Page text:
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Hoffmann, R. A wiki for the life sciences where authorship matters. Nature Genetics (2008)
 
 
 
 
 

The mechanism of cocarcinogenic action of ethanol in rat liver.

The effects of chronic alcohol consumption on nitrosamine metabolism in vivo, DNA synthesis and repair, and carcinogen-induced preneoplasia were studied in rat liver. Following a single injection of different doses of 14C-N-nitrosodimethylamine, there was no significant difference between controls and ethanol-pretreated rats in the alkylation pattern of cellular protein nor in the levels of the alkylation products 7-methylguanine and O6-methylguanine isolated from liver DNA. O6-Methylguanine-specific DNA repair was also unchanged. An increase in the number and size of foci staining negative for adenosine triphosphatase and/or positive for gamma-glutamyltranspeptidase was observed in rats treated intermittently with ethanol and N-nitrosomorpholine. The numbers of clear-cell and mixed-cell foci were also increased. An ethanol-mediated enhancement of DNA synthesis, which was ascertained by different methods, may be related to this cocarcinogenic action of the alcohol. Ethanol, however, failed to demonstrate promoting activity. Long-term treatment of carcinogen pretreated rats with ethanol, according to the classical initiation-promotion protocol, had no effect on the incidence of preneoplastic foci in liver.[1]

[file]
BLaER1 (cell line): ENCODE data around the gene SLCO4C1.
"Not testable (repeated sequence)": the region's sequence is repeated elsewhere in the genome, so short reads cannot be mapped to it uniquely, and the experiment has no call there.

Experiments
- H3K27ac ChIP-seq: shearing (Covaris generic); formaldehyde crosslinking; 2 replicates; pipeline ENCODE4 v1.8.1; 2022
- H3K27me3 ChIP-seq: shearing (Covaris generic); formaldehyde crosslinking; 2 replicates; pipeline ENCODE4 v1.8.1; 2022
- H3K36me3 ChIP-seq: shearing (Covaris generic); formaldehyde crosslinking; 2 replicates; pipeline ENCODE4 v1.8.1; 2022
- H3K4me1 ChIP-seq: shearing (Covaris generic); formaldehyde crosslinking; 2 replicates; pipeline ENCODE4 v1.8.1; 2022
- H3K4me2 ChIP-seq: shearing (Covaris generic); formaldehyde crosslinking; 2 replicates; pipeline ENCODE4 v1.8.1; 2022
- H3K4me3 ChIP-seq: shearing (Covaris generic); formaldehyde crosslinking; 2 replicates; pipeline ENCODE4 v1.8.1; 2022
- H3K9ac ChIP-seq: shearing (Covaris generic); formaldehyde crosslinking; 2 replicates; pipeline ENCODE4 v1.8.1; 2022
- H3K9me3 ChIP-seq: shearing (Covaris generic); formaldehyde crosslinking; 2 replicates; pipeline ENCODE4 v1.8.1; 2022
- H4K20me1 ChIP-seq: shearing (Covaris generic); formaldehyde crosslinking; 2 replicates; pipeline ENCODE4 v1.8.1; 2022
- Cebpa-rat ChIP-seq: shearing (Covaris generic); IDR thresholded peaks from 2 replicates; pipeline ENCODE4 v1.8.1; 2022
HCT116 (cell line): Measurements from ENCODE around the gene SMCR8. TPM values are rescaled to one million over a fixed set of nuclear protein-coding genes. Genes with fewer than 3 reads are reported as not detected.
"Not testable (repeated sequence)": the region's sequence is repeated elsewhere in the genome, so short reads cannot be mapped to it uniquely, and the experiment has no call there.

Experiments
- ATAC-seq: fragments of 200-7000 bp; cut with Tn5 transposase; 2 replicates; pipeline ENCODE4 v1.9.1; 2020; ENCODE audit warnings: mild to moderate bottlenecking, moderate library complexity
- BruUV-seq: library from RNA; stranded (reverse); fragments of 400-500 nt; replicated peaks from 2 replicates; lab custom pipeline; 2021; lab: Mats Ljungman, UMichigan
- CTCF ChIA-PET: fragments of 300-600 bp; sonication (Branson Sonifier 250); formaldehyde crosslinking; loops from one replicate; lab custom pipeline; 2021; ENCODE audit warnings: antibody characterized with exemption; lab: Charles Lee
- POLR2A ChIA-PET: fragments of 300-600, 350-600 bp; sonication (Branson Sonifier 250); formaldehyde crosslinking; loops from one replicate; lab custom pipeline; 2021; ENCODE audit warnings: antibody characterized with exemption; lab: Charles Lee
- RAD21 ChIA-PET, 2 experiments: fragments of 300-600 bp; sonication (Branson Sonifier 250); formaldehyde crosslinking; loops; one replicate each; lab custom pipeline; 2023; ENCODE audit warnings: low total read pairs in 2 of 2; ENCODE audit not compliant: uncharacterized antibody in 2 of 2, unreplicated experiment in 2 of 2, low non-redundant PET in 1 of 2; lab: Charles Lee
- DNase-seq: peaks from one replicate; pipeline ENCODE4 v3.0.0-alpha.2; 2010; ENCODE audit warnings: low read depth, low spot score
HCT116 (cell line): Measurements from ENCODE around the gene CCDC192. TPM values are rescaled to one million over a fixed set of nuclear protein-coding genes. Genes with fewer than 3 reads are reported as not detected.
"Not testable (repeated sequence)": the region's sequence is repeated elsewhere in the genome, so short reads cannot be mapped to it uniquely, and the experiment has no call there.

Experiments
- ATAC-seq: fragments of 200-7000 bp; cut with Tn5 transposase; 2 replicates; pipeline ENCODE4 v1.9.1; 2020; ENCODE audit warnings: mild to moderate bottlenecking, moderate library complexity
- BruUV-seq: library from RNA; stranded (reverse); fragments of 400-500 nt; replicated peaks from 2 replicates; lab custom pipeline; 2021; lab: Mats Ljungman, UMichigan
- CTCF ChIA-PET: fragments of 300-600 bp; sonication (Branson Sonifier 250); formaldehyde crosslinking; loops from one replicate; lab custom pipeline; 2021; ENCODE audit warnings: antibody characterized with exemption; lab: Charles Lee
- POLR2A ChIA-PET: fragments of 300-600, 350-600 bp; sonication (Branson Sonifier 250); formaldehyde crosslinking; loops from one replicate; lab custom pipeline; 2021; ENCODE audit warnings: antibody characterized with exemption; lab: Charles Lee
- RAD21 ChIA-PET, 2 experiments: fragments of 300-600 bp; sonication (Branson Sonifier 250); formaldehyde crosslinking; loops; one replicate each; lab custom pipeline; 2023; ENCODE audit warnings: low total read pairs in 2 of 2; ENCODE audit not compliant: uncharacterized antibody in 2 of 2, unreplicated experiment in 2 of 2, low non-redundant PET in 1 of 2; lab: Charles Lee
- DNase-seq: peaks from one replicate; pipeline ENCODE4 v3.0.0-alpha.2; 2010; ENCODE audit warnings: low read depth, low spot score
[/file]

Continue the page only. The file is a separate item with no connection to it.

References

  1. The mechanism of cocarcinogenic action of ethanol in rat liver. Schwarz, M., Buchmann, A., Moore, M., Kunz, W. IARC Sci. Publ. (1984) [Pubmed]
 
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